Johnson v. Board of Suprs of LSU, No. 22-30699 (5th Cir. 2024)

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Justia Opinion Summary

In this case, the United States Court of Appeals for the Fifth Circuit reviewed an appeal by Carolyn Johnson, an African-American female who worked at Louisiana State University Health Sciences Center (LSUHSC) as an Administrative Coordinator. Johnson alleged that she experienced sexual and racial harassment as well as retaliation from her former employer, LSUHSC. The harassment claims were based on a specific incident involving a colleague, Dr. Jeffrey Schumacher, slapping her on the buttocks, as well as several other instances of inappropriate behavior by Schumacher in the months preceding this incident. After reporting the conduct to her supervisor and Human Resources, Johnson was temporarily relocated to a different workspace while an investigation was conducted. Johnson claimed this relocation was in retaliation for her reporting the harassment.

The court affirmed the district court's summary judgment in favor of LSUHSC on all counts. Regarding the harassment claims, the court found that while Johnson had sufficiently demonstrated that she was the victim of uninvited sexual and racial harassment, she failed to show that LSUHSC knew or should have known of the harassment and failed to take prompt remedial action. The court determined that LSUHSC took action to separate Johnson and Schumacher in response to Johnson's complaint and began an investigation into the matter, which was ultimately substantiated.

In terms of the retaliation claim, the court found that Johnson failed to demonstrate that LSUHSC's decision to relocate her was a pretext for retaliation. The court noted that LSUHSC provided a legitimate, non-retaliatory reason for her relocation, which was to separate Johnson and Schumacher during the investigation. Johnson did not present evidence to suggest that this reason was pretextual. Therefore, the court affirmed summary judgment on Johnson’s retaliation claim.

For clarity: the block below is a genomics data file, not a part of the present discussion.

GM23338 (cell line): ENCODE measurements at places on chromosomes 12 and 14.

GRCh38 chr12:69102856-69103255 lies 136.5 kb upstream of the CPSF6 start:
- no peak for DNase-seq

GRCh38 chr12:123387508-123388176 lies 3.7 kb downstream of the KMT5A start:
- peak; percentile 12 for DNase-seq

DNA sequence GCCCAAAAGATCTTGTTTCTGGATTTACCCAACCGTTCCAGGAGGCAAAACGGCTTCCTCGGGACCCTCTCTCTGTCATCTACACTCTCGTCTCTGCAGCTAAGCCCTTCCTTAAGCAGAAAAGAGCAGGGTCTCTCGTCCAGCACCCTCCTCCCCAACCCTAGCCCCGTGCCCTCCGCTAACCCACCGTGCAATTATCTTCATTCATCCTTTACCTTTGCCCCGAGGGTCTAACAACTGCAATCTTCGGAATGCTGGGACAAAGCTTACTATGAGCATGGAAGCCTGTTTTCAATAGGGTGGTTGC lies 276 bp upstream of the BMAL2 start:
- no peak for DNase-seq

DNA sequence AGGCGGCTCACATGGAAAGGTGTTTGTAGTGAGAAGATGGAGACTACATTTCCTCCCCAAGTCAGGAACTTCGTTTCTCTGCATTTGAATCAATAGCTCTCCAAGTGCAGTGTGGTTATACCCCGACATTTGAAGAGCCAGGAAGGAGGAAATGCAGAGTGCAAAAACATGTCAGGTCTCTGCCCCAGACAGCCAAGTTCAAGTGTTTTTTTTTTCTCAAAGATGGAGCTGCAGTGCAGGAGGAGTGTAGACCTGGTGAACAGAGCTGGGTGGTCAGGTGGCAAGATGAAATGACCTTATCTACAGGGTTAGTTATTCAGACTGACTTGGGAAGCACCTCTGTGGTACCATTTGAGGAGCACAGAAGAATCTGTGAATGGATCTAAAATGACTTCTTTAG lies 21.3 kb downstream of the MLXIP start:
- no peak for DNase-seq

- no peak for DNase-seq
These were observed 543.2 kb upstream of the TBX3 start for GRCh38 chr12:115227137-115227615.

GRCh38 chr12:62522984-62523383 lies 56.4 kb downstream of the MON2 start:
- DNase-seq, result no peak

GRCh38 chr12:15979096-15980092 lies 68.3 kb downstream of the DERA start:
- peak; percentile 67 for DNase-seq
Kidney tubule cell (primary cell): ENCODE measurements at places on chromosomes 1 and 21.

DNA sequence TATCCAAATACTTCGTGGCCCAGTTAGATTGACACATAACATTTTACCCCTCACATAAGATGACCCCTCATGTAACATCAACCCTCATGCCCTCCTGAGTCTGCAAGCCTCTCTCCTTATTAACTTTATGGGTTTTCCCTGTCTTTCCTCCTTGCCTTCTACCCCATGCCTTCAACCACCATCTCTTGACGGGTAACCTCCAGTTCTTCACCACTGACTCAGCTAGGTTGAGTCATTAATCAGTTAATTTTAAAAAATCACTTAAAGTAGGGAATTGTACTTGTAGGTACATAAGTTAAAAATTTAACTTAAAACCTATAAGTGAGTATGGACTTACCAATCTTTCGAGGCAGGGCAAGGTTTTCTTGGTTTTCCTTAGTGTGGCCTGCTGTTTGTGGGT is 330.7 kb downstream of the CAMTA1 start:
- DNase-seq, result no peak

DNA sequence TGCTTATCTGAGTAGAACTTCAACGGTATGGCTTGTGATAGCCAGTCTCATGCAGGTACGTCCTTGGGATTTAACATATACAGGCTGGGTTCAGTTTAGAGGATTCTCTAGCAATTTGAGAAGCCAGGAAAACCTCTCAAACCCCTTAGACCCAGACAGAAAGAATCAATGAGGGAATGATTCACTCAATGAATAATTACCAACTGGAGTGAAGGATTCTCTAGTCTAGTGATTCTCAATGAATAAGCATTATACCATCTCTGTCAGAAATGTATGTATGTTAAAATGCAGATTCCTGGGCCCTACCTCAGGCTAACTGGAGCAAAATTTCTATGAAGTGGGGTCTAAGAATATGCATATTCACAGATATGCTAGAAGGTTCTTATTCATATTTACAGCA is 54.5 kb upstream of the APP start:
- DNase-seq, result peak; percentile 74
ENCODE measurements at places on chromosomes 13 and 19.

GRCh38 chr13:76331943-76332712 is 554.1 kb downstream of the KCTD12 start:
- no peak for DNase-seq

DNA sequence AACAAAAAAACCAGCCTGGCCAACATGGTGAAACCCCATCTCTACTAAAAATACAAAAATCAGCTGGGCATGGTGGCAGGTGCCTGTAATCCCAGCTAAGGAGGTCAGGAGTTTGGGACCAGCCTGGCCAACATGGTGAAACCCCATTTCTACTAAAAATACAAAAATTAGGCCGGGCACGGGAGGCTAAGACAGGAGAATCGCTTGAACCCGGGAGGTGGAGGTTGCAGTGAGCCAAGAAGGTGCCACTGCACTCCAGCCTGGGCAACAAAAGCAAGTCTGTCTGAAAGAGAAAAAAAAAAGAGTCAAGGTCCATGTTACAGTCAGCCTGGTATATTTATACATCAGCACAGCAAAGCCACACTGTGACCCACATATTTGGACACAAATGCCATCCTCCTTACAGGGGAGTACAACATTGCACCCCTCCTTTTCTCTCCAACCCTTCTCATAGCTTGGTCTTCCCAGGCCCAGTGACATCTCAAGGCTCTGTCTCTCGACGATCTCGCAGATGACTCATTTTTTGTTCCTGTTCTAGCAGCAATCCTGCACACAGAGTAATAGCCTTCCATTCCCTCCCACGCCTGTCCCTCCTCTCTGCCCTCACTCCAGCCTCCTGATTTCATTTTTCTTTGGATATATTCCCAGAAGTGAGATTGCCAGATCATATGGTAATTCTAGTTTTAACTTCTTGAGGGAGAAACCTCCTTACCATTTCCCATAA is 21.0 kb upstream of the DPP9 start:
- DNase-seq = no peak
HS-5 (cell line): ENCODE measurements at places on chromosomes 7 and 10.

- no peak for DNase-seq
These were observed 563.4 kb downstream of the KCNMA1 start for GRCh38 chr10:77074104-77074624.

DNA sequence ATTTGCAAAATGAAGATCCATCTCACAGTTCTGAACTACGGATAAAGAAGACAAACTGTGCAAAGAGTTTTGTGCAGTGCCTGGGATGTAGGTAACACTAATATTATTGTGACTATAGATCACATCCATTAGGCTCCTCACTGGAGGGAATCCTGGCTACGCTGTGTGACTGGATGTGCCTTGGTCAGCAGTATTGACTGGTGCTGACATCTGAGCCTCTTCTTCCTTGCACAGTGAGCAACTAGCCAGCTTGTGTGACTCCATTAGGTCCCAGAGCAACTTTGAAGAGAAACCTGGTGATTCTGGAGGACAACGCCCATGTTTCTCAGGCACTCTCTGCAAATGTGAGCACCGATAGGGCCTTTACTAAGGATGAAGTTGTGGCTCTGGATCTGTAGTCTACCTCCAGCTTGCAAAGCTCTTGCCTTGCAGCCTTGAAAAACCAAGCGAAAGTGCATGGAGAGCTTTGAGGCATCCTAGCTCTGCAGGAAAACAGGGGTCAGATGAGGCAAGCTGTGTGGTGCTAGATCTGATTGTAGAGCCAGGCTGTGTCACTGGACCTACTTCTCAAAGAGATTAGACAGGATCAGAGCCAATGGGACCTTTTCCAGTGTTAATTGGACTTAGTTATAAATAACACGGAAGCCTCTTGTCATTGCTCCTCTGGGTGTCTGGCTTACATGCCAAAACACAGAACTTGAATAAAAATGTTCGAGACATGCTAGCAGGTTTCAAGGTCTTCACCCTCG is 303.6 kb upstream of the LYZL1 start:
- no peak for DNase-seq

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Case: 22-30699 Document: 00517025399 Page: 1 Date Filed: 01/08/2024 United States Court of Appeals for the Fifth Circuit United States Court of Appeals Fifth Circuit ____________ FILED January 8, 2024 No. 22-30699 ____________ Lyle W. Cayce Clerk Carolyn Johnson, Plaintiff—Appellant, versus Board of Supervisors of Louisiana State University and Agricultural and Mechanical College, Defendant—Appellee. ______________________________ Appeal from the United States District Court for the Eastern District of Louisiana USDC No. 2:19-CV-12823 ______________________________ Before Smith, Southwick, and Higginson, Circuit Judges. Stephen A Higginson, Circuit Judge: Plaintiff-Appellant Carolyn Johnson (“Johnson”) appeals summary judgment on her claims of Title VII harassment and retaliation against former employer Defendant-Appellee LSU Health Sciences Center (“LSUHSC”). For the reasons that follow, we AFFIRM. I. Johnson is an African-American female who worked at LSUHSC as an Administrative Coordinator in the Division of Animal Care. Her Case: 22-30699 Document: 00517025399 Page: 2 Date Filed: 01/08/2024 No. 22-30699 responsibilities included performing administrative duties for the veterinarians at LSUHSC. To facilitate this, Johnson’s desk was located in an open area which connected to the offices of certain veterinarians, including Dr. Jeffrey Schumacher (“Schumacher”). On Friday, August 10, 2018, Schumacher slapped Johnson on her buttocks (“the Incident”). According to Johnson, this was predated by many acts of sexual and racial harassment in the preceding months (together, “preIncident conduct”), during which Schumacher: (i) referred to her as “Boo”; (ii) looked down her blouse three or four times; (iii) talked about sex with African-American women with a coworker in Johnson’s presence, including making a remark that “black women have big asses”; (iv) made daily comments about Johnson’s appearance and perfume; and (v) suggested “getting together about five times.” On Tuesday, August 14, Johnson emailed her direct supervisor, Shantell Curtis,1 to express that she needed to talk. Curtis called and Johnson told her what happened, and Curtis sent an e-mail to human resources (“HR”) about the Incident. Two days later, on August 16, Johnson called Curtis to see if there was any response. After Curtis told her that no one from HR had responded to the email, the two went and spoke with Jason Johnson (“Jason”), an employee in HR. Jason explained that because Schumacher was faculty and Johnson was staff, he had to wait for Vice-Chancellor Moerchbacher to return from vacation to handle the complaint. Following the conversation with Jason, Johnson was temporarily relocated. First, she was moved to a space near Curtis, which was located in _____________________ 1 The record inconsistently identifies Curtis’ first name (sometimes spelling it “Shantell,” and sometimes spelling it “Chantell”), but this opinion adopts “Shantell,” the spelling taken from Curtis’ deposition. 2 Case: 22-30699 Document: 00517025399 Page: 3 Date Filed: 01/08/2024 No. 22-30699 another building, separate from the faculty for whom Johnson worked, from August 20 through August 24. Then on August 27, she was moved back to a storage room in Animal Care, which was located around the corner from Johnson’s original workstation. Johnson testified that the storage room to which she was relocated was full of gnats, emitted an odor, and had windows that were covered with black paper. Johnson complained about the bug problem, and Curtis responded by buying “at least six or seven different kinds of bug sprays,” but Johnson was not relocated. Upon Moerchbacher’s return on August 27, LSUHSC initiated an investigation, which concluded on September 18 and ultimately substantiated Johnson’s complaint. Johnson was informed that she could return to her original workspace and Schumacher would be moved. On September 25, 2019, Johnson sued LSUHSC. After some of her claims were dismissed, she filed an amended complaint alleging sexual harassment, racial discrimination, and retaliatory harassment in violation of Title VII based on pre-Incident conduct, the Incident, and Johnson’s relocation to the storage room. The district court granted LSUHSC’s motion for summary judgment as to all three claims, and Johnson appealed. II. A summary judgment is reviewed de novo, applying the same standards as the district court. EEOC v. Agro Distr., LLC, 555 F.3d 462, 469 (5th Cir. 2009). Summary judgment is proper when the moving party can demonstrate that, viewing the evidence in the light most favorable to the non-moving party, there is no genuine dispute of material fact and that they are entitled to judgment as a matter of law. Fed. R. Civ. P. 56(a); see also LifeCare Mgmt. Servs. LLC v. Ins. Mgmt. Adm’rs Inc., 703 F.3d 835, 840-41 (5th Cir. 2013). “A genuine dispute as to a material fact exists ‘if the evidence is such that a reasonable jury could return a verdict for the nonmoving party.’” Rogers v. 3 Case: 22-30699 Document: 00517025399 Page: 4 Date Filed: 01/08/2024 No. 22-30699 Bromac Title Servs., LLC, 755 F.3d 347, 350 (5th Cir. 2014) (quoting Anderson v. Liberty Lobby, Inc., 477 U.S. 242, 248 (1986)). In opposing summary judgment, a party “may not rest on mere conclusory allegations or denials in its pleadings.” Smith v. Regional Transit Auth., 827 F.3d 412, 417 (5th Cir. 2016) (quoting Hightower v. Tex. Hosp. Ass’n, 65 F.3d 443, 447 (5th Cir. 1995)). A panel “may ‘affirm summary judgment on any ground supported by the record, even if it is different from that relied on by the district court.’” Reed v. Neopost USA, Inc., 701 F.3d 434, 438 (5th Cir. 2012) (quoting Moss v. BMC Software, Inc., 610 F.3d 917, 928 (5th Cir. 2010)). III. Johnson brings claims for racial and sexual harassment, as well as retaliation, pursuant to Title VII. Title VII makes it “an unlawful employment practice for an employer . . . to discriminate against any individual with respect to his compensation, terms, conditions, or privileges of employment, because of such individual’s race, color, religion, sex, or national origin.” 42 U.S.C. § 2000e2(a)(1). Title VII’s prohibition against discrimination extends to protect against either “a tangible employment action, such as a demotion or denial of promotion, or . . . a hostile or abusive working environment.” Lauderdale v. Tex. Dep’t of Crim. Just., 512 F.3d 157, 162 (5th Cir. 2007); see also Dediol v. Best Chevrolet, Inc., 655 F.3d 435, 440 (5th Cir. 2011) (noting that “[t]he phrase ‘terms, conditions, or privileges of employment’ includes requiring people to work in a discriminatorily hostile or abusive environment” (citing Harris v. Forklift Sys., Inc., 510 U.S. 17, 21 (1993))). Johnson does not allege that any of the conduct constituted or resulted in a tangible employment action, such as a firing or a demotion. Thus, to establish that she was sexually or racially harassed in violation of Title VII, Johnson must show “that the 4 Case: 22-30699 Document: 00517025399 Page: 5 Date Filed: 01/08/2024 No. 22-30699 harassment created a hostile or abusive working environment.” Harvill v. Westward Commc’ns, LLC, 433 F.3d 428, 434 (5th Cir. 2005). To make this showing, Johnson must demonstrate that: (1) she is a member of a protected group; (2) she was the victim of uninvited sexual [or racial] harassment; (3) the harassment was based on sex [or race] (4) the harassment affected a “term, condition, or privilege” of [her] employment; and (5) her employer knew or should have known of the harassment and failed to take prompt remedial action. Id.; see also Hernandez v. Yellow Transp., Inc., 670 F.3d 644, 654 (5th Cir. 2012). Title VII also prevents retaliation by “forbid[ding] employer actions that discriminate against an employee . . . because he has opposed a practice that Title VII forbids or has made a charge, testified, assisted, or participated in a Title VII investigation, proceeding, or hearing.” Saketkoo v. Administrators of Tulane Educ. Fund, 31 F.4th 990, 999 (5th Cir. 2022) (internal quotation marks omitted) (quoting Burlington N. & Santa Fe Ry. Co. v. White, 548 U.S. 53, 59 (2006)). We first consider Johnson’s harassment claims related to the Incident, before turning to her harassment claims related to the pre-Incident conduct, and then to her retaliation claim related to her temporary relocation to the storage room. A. With respect to her Title VII harassment claims regarding the Incident, Johnson has failed to make the requisite showing on the fifth element: that LSUHSC “knew or should have known of the harassment and failed to take prompt remedial action.” Harvill, 433 F.3d at 434. 5 Case: 22-30699 Document: 00517025399 Page: 6 Date Filed: 01/08/2024 No. 22-30699 To constitute “prompt remedial action” by an employer, the remedial action “must be reasonably calculated to end the harassment.” Stewart v. Miss. Transp. Comm’n., 586 F.3d 321, 329 (5th Cir. 2009). This is “a factspecific inquiry,” as “not every response by an employer will be sufficient to absolve the employer of liability under Title VII.” Williams-Boldware v. Denton County, 741 F.3d 635, 640 (5th Cir. 2014) (internal quotation marks and citation omitted). Nonetheless, “[i]n certain circumstances, we have held that an employer took prompt remedial action as a matter of law.” Id. (internal quotation marks and citation omitted). We have so held, for instance, where immediately after the reported harassment, the manager separated the plaintiff and harasser and instructed the harasser to stay away. See Skidmore v. Precision Printing & Packaging, Inc., 188 F.3d 606, 617 (5th Cir. 1999); see also Kreamer v. Henry’s Towing, 150 F. App’x 378, 382-83 (5th Cir. 2005) (per curiam) (finding a prompt response where the employer issued a series of warnings and, after those warnings proved ineffective and the harassment sporadically continued and escalated over the course of six days, transferred offender away from the plaintiff). Here, after Johnson lodged her complaint with HR (on a Thursday), LSUHSC promptly took steps so that Johnson did not have to interact with Schumacher, including relocating her workspace that following Monday.2 _____________________ 2 Johnson alleges that she would run into Schumacher and was told that she would have to work with him during the pendency of the investigation. But there is no evidence of this in the record other than the allegations in her pleadings, which cannot be credited to defeat summary judgment. See Smith, 827 F.3d at 417; see also Fed. R. Civ. P. 56(c)(1) (requiring factual positions in summary judgment to be supported by citations to “materials in the record,” including “depositions, documents, electronically stored information, affidavits or declarations, stipulations . . . admissions, interrogatory answers, or other materials”). 6 Case: 22-30699 Document: 00517025399 Page: 7 Date Filed: 01/08/2024 No. 22-30699 LSUHSC also opened an investigation, which eventually substantiated Johnson’s claims and led to permanently moving Schumacher. Though it is true that the official investigation was not commenced until August 27,3 eleven days after Johnson’s report to HR on August 16, this does not demonstrate that LSUHSC’s response was unreasonably calculated to end the harassment. Unlike Smith v. Rock-Tenn Servs., Inc., 813 F.3d 298 (6th Cir. 2016), which Johnson invokes in support of her argument, it cannot be said that LSUHSC exhibited “total inaction for ten days,” id. at 312. Indeed, unlike in Smith, LSUHSC did not have a history of complaints and disciplinary action against Schumacher, compare id. at 305; did immediately separate Johnson and Schumacher, compare id. at 304, 312, and did conduct an investigation that was not alleged to be deficient, compare id. at 311. Here, LSUHSC quickly took action to separate Johnson and Schumacher in order to prevent potential further harassment.4 LSUHSC’s actions were very similar to those undertaken in other cases where this court has found prompt remedial action as a matter of law: Johnson and Schumacher were physically separated, and Schumacher was instructed not to have contact with or be around Johnson. See Skidmore, 188 F.3d at 616. Because Johnson has failed to demonstrate the fifth element, her harassment claims relating to the Incident fail. B. _____________________ 3 To the extent the district court suggested that the investigation began on August 16, it erred. 4 Johnson also alleges that because she ran into Schumacher, she became so afraid that, rather than leave the storage room to go to the bathroom, she urinated on herself two to three times. This is, however, only alleged in the complaint and not supported by evidence that might properly defeat summary judgment. 7 Case: 22-30699 Document: 00517025399 Page: 8 Date Filed: 01/08/2024 No. 22-30699 Johnson’s pre-Incident conduct claims also fail at the fifth element, as she fails to identify a genuine issue of fact showing that LSUHSC either “knew or should have known of the harassment.” Harvill, 433 F.3d at 434. For this analysis, “it matters whether a harasser is a ‘supervisor’ or simply a coworker.” Matherne v. Ruba Mgmt., 624 F. App’x 835, 839 (5th Cir. 2015) (quoting Vance v. Ball State Univ., 570 U.S. 421, 424 (2013)).5 That is because “[a]n employer can be put on notice of harassment, and therefore be required to take remedial action, [only] if a person within the organization who has the ‘authority to address the harassment problem’ or an ‘affirmative duty’ to report harassment learns of the harassment in question.” Abbt v. City of Houston, 28 F.4th 601, 607 (5th Cir. 2022) (quoting Williamson v. City of Houston, 148 F.3d 462, 466 (5th Cir. 1998)). “[T]he key to whose knowledge may be imputed to the employer is remedial power: There is no actual knowledge until someone ‘with authority to address the problem’ is notified.” Sharp v. City of Houston, 164 F.3d 923, 929–30 (5th Cir. 1999) (citation omitted). When the harasser is a co-worker, “the negligence standard governs employer liability,” and employers are only negligent if they “knew or should have known about the conduct and failed to stop it.” Hudson v. Lincare, Inc., 58 F.4th 222, 229–30 (5th Cir. 2023) (citations omitted). “It weighs against finding negligence if the affected employee ‘unreasonably fail[s] to take advantage of corrective opportunities provided by’ the employer.” Id. (citation omitted). (i) _____________________ 5 A supervisor is defined as an employee “empowered . . . to take tangible employment actions against the victim.” Matherne, 624 F. App'x at 839 (quoting Vance, 570 U.S. at 424). 8 Case: 22-30699 Document: 00517025399 Page: 9 Date Filed: 01/08/2024 No. 22-30699 As a threshold issue, Johnson alleged various facts in an affidavit submitted in support of her opposition to the motion for summary judgment, which LSUHSC moved to strike on the grounds that it failed to meet the requirements of Federal Rule of Civil Procedure 56(c)(4) and contained inadmissible evidence, including statements for which Johnson lacked personal knowledge. Assuming without deciding that the affidavit statements were admissible, the district court nonetheless granted summary judgment because it found that none of the testimony in the affidavit created a genuine issue for trial. In particular, the district court found that Johnson’s statements as to “what other individuals saw, heard, thought, and did in relation to Dr. Schumacher’s alleged conduct before the Incident” were conclusory and failed to present a genuine issue “‘in the face of conflicting and probative evidence’ in the record,” including Johnson’s own prior deposition testimony and the absence of any witness deposition testimony recalling the conduct Johnson alleged. While we disagree that Johnson’s affidavit testimony was conclusory, we do agree that certain conflicting statements contained therein may be properly disregarded under the sham-affidavit exception. Under that doctrine, a party cannot “defeat a motion for summary judgment using an affidavit that impeaches, without explanation, sworn testimony.” Seigler v. WalMart Stores Tex., L.L.C., 30 F.4th 472, 477 (5th Cir. 2022) (internal quotation marks and citation omitted). The “bar for applying the doctrine,” however, “is a high one,” and “typically require[s] affidavit testimony that is inherently inconsistent with prior testimony.” Id. (internal quotation marks and citation omitted); see also Winzer v. Kaufman County, 916 F.3d 464, 472 (5th Cir. 2019) (noting that a district court may refuse to consider statements in an affidavit only where they are “so markedly inconsistent with a prior statement as to constitute an obvious sham” (internal quotation marks and citation omitted)). Importantly, this inconsistency must be with the affiant’s own 9 Case: 22-30699 Document: 00517025399 Page: 10 Date Filed: 01/08/2024 No. 22-30699 prior testimony, not the testimony of others. See Seigler, 30 F.4th at 477 (“If a party who has been examined at length on deposition could raise an issue of fact simply by submitting an affidavit contradicting his own prior testimony, this would greatly diminish the utility of summary judgment as a procedure for screening out sham issues of fact.”) (emphasis added).6 (ii) In light of the above, we evaluate testimony as to each individual to whom Johnson claims she reported Schumacher’s pre-Incident conduct— Curtis, Johnson, and Birke—to determine whether it supports a genuine issue of fact that LSUHSC either “knew or should have known of the harassment.” First, Johnson’s affidavit states that she had had conversations with Curtis, her direct supervisor, on multiple occasions regarding Schumacher’s pre-Incident conduct. This is, however, contradicted by Johnson’s own unambiguous deposition testimony that she never reported Schumacher’s preIncident conduct to Curtis or HR, which Johnson herself concedes on appeal. As a result, Johnson’s affidavit testimony does appear to be “so markedly inconsistent with [her] prior deposition as to constitute an obvious sham,” Clark v. Resistoflex Co., 854 F.2d 762, 766 (5th Cir. 1988), and the district court did not abuse its discretion in refusing to consider it as evidence. _____________________ 6 To the extent that the district court disregarded Johnson’s affidavit on the ground that it was contradicted by other witness testimony, such as because “[t]he record shows that no witness deposed in this case recalled the conduct Plaintiff now alleges,” this was likely an abuse of discretion. Such contradictions may negatively impact Johnson’s credibility, but credibility is a determination for the jury, not the court. Guzman v. Allstate Assurance Co., 18 F.4th 157, 162 (“How much weight to credit self-interested evidence is a question of credibility, which judges may not evaluate at the summary judgment stage.”). 10 Case: 22-30699 Document: 00517025399 Page: 11 Date Filed: 01/08/2024 No. 22-30699 Next, Johnson argues there is a triable issue due to the allegation in her affidavit that Jason from HR had seen a photo—where Johnson’s face and torso were put on top of a photo of a football player who was wearing “skin-tight football pants”—posted near Schumacher’s office, and merely laughed it off rather than addressing it. But as discussed above, Johnson agreed when asked at her deposition whether it was accurate that she did not report “any of . . . [the] inappropriate [pre-Incident] behavior” to HR, which would have necessarily included Jason. The breadth of Johnson’s deposition testimony therefore tends to contradict the allegation contained in the affidavit. Johnson also argues that LSUHSC should have known about Schumacher’s pre-Incident conduct, as there were “warning signals” from a previous episode in which Schumacher was reported by an intern for initiating a conversation in which he, among other things, “asked whether she was in a relationship” and “described the sexual preferences of his family members.” The intern testified that she immediately reported the conversation and was promptly moved to the library (away from Schumacher), where she remained for the rest of her internship. While this evidence suggests that LSUHSC had general knowledge of one instance in which Schumacher had behaved inappropriately prior to the Incident, it does not suggest that LSUHSC was on notice that Schumacher might engage in the type of behavior that Johnson alleges, nor does it imply that LSUHSC knew of Schumacher’s pre-Incident conduct towards Johnson. Based on the available deposition testimony from the intern, moreover, it appears that LSUHSC took quick action to remedy the situation—by moving the intern away from Schumacher, as it did with Johnson—and Johnson makes no allegation that any problems persisted. This evidence, then, is insufficient to impute knowledge to LSUHSC. Finally, Johnson argues that another veterinarian, Dr. Leslie Birke, was aware of, and was even attempting to address, Schumacher’s 11 Case: 22-30699 Document: 00517025399 Page: 12 Date Filed: 01/08/2024 No. 22-30699 harassment. Johnson stated that she had had multiple conversations with Birke about Schumacher’s inappropriate conversations, which Birke personally witnessed and even attempted to stop. Because Johnson identifies Birke as the “Acting Director of Animal Care,” she argues that those allegations are sufficient to demonstrate that LSUHSC knew about Schumacher’s preIncident harassment. It is a close question as to whether Johnson has presented sufficient evidence to create a factual dispute as to whether Birke was a supervisor with either “‘authority to address the harassment problem’ or an ‘affirmative duty’ to report harassment learns of the harassment in question.” Abbt, 28 F.4th at 607. It is true that Birke had the title of Acting Director of Animal Care; and at oral argument, Johnson pressed this title. Reliance on that mere title alone, however, is insufficient to carry Johnson’s burden of establishing the elements of her claim at the summary judgment stage. Johnson provides no evidence, organization chart or otherwise, to support her allegations about Birke’s position relative to hers. Evidence in the record actually indicates that Johnson had a different employee classification than the veterinarians with whom she worked, and had different supervisory structures (as noted earlier, Jason had explained to Johnson “that because she was staff and Dr. Schumacher was faculty he could not open up an investigation until he consulted with Vice-Chancellor Moerchbacher”). Indeed Birke, like Schumacher, was a veterinarian in the Animal Care division—and Johnson concedes that Schumacher was not her supervisor. There is deposition testimony in which Birke is asked “did you ever instruct Dr. Schumacher to avoid and stay away from Ms. Johnson?”, to which Birke says “yes.” Inferring from this exchange that Birke had disciplinary authority over Schumacher, however, would be an inference predicated on multiple assumptions, and seemingly contradicted by Johnson’s own suggestion that Schumacher would speak to Birke in a derogatory manner and 12 Case: 22-30699 Document: 00517025399 Page: 13 Date Filed: 01/08/2024 No. 22-30699 that Birke’s alleged attempts to stop Schumacher’s behavior were ineffective. Moreover, such an inference is an argument that Johnson herself does not make. On balance, therefore, it has not been shown either that Birke, as faculty, would have had supervisory authority over Johnson, who was staff; or that Birke had disciplinary authority over Schumacher. We thus agree with the district court that there is insufficient evidence in the record upon which to impute knowledge of Schumacher’s pre-Incident events to LSUHSC. C. Johnson’s third claim is that LSUHSC retaliated against her for reporting Schumacher’s harassment by moving her to the storage room while the investigation was ongoing. Although in her brief and at oral argument Johnson argues she has direct evidence of retaliatory intent from Curtis’ alleged statements, these are only found in Johnson’s complaint, and a party opposing a properly-supported summary judgment motion “may not rest upon mere allegations contained in the pleadings, but must set forth and support by summary judgment evidence specific facts showing the existence of a genuine issue for trial.” Ragas v. Tennessee Gas Pipeline Co., 136 F.3d 455, 458 (5th Cir. 1998) (citing Anderson v. Liberty Lobby, Inc., 477 U.S. 242, 255-57 (1986)). “Where, as here, the plaintiff seeks to prove causation by circumstantial evidence, she carries the initial burden of establishing a prima facie case of retaliation, and the retaliation claim is analyzed under a McDonnell Douglas burden-shifting framework.” Saketkoo, 31 F.4th at 1000 (citations and internal punctuation omitted). Under that framework, the employee must show that “(1) she engaged in a protected activity; (2) she suffered an adverse employment action; and (3) a causal connection exists between the protected activity and the adverse employment action.” Id. (internal quotation marks and citation 13 Case: 22-30699 Document: 00517025399 Page: 14 Date Filed: 01/08/2024 No. 22-30699 omitted). Upon that successful showing, the burden shifts to the employer to “provide ‘a legitimate, non-discriminatory reason’ for the adverse employment action.” Id. (quoting Brown v. Wal-Mart Stores E., L.P., 969 F.3d 571, 577 (5th Cir. 2020). The employee can then attack any proffered reason as pretextual. Id. As the Supreme Court has expressed, an adverse action for the purposes of Title VII retaliation need only be one that a reasonable employee would have found “materially adverse,” meaning “it . . . might have dissuaded a reasonable worker from making or supporting [protected activity].” Burlington, 548 U.S. at 68. As such, the district court erred when it required Johnson to show that she suffered an “adverse employment action” “consist[ing] of ‘ultimate employment decisions’ such as hiring, firing, demoting, promoting, granting leave, and compensating.”7 Johnson was not, therefore, required to show a specific adverse employment action to establish her retaliation claim. Under the proper standard for Title VII retaliation—whether reasonable employees would have been dissuaded from protected activity—the parties dispute whether Johnson has established a prima facie case. We need not decide this issue. Even if we assume Johnson meets her burden in establishing that prima facie case, it is clear that Johnson fails under the third step of the McDonnell Douglas burden-shifting framework: LSUHSC provided a _____________________ 7 This is, moreover, a standard that our court has recently summarily repudiated. Hamilton v. Dallas Cnty., 79 F.4th 494, 497 (5th Cir. 2023) (en banc) (“Despite [Title VII’s] broad language, we have long limited the universe of actionable adverse employment actions to so-called ‘ultimate employment decisions.’ We end that interpretive incongruity today. . . . [W]e hold that a plaintiff plausibly alleges a disparate-treatment claim under Title VII if she pleads discrimination in hiring, firing, compensation, or the ‘terms, conditions, or privileges’ of her employment. She need not also show an ‘ultimate employment decision,’ a phrase that appears nowhere in the statute and that thwarts legitimate claims of workplace bias.”). 14 Case: 22-30699 Document: 00517025399 Page: 15 Date Filed: 01/08/2024 No. 22-30699 legitimate, non-retaliatory reason for Johnson’s relocation to the storage room, and Johnson advances no evidence of pretext to create a genuine dispute on the issue. Deposition testimony indicates the intention behind the relocation was to separate Johnson from Schumacher during the investigation. LSUHSC believed it would be a “safe place” where she would not run into Schumacher, and there was limited space. Johnson responds that LSUHSC should have found her another room, and that “[i]f LSU[HSC] could transfer her remotely once, LSU[HSC] could have done it again.” Speculation that she could have been assigned another room, however, does not demonstrate that LSUHSC’s reasons for assigning Johnson to the storage room were pretextual. It is unclear what other rooms existed—Johnson does not provide any evidence to suggest those did exist—and Birke testified that there was limited space. Indeed, Johnson herself acknowledges that Curtis and HR thought she needed to be close to the faculty in Animal Services, as the storage room was. Therefore, Johnson has failed to marshal evidence to demonstrate that LSUHSC did not relocate her to the storage room for legitimate, non-retaliatory ends, and her claim for retaliation fails. IV. Because the record does not contain evidence to demonstrate a genuine factual dispute as to whether LSUHSC took prompt remedial action to address Johnson’s complaint about the Incident or LSUHSC’s knowledge of Schumacher’s pre-Incident behavior, we AFFIRM summary judgment on Johnson’s harassment claims. Similarly, because Johnson fails to create a genuine dispute of fact that LSUHSC’s reasons for relocating her to the storage room were pretextual, we also AFFIRM summary judgment on Johnson’s retaliation claim. 15